Past, Present and Future of the Pandemic: Social Distancing Is Key

Past, Present and Future of the Pandemic: Social Distancing Is Key

July 2020

A look back at the main drivers behind early COVID-19 outbreaks in more than 200 US counties attests that social distancing was, as it is now, among the most effective interventions to reduce the spread of the disease. Research by DBEI and PolicyLab at Children’s Hospital of Philadelphia (CHOP), published in JAMA Network Open, portrays multiple local stories of the pandemic in the US dating back to February of this year. Confirming the interim findings of their innovative model, the team found that the benefits of spring-like temperatures faded when local communities—particularly those in densely populated areas—gradually reopened.

The results show in retrospect that more cautious re-openings might have reduced case counts, and they show why local communities’ efforts to limit gathering sizes, reduce occupancy in places of business, and require universal masking have been critical to containing viral transmission. Crucial to the findings, the study uses actual local case data to project the epidemic. “Our model is unique in that it considers the impact of local-area effects—including temperature, humidity, social distancing, population density and population characteristics—on COVID-19 transmission and risk of resurgence,” says Jing Huang, PhD, who leads statistical development. The key factor, social distancing, is measured as the percent change in visits to non-essential businesses (e.g., restaurants, hair salons) within each county.

The dynamic model allows the team to observe trends within counties and regions in real time, as they evolve, and has revealed some disturbing new facts. “We could see the earliest signs of recent upticks in various regions, as the disease spread along travel corridors in California, Texas, and Florida,” Dr.  Huang says. “We have also seen resurgence is beginning in the Upper Midwest and Northeast and more serious commitment on social distancing may be needed to reverse the tide,” she adds. “As we’ve seen across the country in recent weeks, higher temperatures alone were never going to be enough to stop the spread of this dangerous virus,” comments Gregory Tasian, MD, MSc, MSCE, a study co-leader. A recent blog post explores the newest findings.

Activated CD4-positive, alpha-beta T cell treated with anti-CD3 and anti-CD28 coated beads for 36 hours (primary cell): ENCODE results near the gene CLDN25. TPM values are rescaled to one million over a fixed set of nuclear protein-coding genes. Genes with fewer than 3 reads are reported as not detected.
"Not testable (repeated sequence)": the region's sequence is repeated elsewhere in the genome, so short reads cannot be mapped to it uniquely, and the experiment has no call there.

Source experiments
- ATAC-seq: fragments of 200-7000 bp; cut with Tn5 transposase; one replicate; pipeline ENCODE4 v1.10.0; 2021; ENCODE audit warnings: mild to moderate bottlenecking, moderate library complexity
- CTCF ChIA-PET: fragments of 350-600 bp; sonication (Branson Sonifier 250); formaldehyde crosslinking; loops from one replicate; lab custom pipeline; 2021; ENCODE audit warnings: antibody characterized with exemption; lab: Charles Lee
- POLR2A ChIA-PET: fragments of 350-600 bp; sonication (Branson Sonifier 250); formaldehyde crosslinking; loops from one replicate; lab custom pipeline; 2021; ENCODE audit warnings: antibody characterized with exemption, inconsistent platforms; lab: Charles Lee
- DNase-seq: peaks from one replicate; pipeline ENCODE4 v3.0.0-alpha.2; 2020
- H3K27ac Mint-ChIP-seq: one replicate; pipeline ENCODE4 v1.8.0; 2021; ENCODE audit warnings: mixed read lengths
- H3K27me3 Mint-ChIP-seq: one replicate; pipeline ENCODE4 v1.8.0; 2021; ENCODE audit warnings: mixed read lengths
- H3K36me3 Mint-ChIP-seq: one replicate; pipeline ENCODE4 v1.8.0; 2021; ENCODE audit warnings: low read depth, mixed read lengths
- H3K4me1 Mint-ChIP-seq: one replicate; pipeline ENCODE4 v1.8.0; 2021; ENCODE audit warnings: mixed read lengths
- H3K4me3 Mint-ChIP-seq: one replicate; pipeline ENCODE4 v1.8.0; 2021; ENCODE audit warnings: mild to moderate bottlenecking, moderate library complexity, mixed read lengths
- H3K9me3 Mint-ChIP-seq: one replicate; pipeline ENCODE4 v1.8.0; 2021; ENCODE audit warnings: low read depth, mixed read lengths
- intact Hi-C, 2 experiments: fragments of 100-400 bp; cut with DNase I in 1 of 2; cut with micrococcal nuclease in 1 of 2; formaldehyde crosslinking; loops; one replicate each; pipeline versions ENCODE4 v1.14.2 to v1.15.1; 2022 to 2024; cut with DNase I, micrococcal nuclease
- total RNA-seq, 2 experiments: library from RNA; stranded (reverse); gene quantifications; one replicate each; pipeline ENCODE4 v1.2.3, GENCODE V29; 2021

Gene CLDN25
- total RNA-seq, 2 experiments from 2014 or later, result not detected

The team continually adjusts to ensure they are generating an accurate picture. One important addition, says Dr. Huang, was to incorporate daily testing positivity rates, or proportions of daily tests that are positive in an area. “Growing rates are often related to infectious surge in an area, but when we see increasing cases with flat or declining positivity rates, it may actually result from increased testing capacity or contact tracing.”

Challenges remain—and chief among them is to capture the effects of mask wearing, Dr. Huang says. The team has manually collected data on masking policies for all counties, including state, county and city level mandates. “It’s hard to isolate the true effect without data on compliance,” she comments, “however we think mask use is also key to mitigating transmission, as it is closely related to distancing.”

David Rubin, MD, MSCE, PolicyLab’s director and lead author on the study, agrees: “As the pandemic resurgence continues, we must commit to social distancing and to universal masking nationwide in order to gain control of this epidemic and avoid a potentially catastrophic fall and winter season.” In another recent blog post, the team considers the merits of a national strategy.

Each week, users can find new four-week case projections—now for 520 counties, representing 71% of the U.S. population and 88% of all identified coronavirus cases—by the COVID-Lab: Mapping COVID-19 in Your Community project.

Authors: 

David Rubin, MD, MSCE; Jing Huang, PhD; Brian T. Fisher, DO, MPH, MSCE; Antonio Gasparrini, PhD, MSc; Vicky Tam, MA; Lihai Song, MS; Xi Wang, PhD; Jason Kaufman, MSt; Kate Fitzpatrick, BS; Arushi Jain, BS; Heather Griffis, PhD, MS; Koby Crammer, PhD; Jeffrey Morris, PhD; Gregory Tasian, MD, MSc, MSCE

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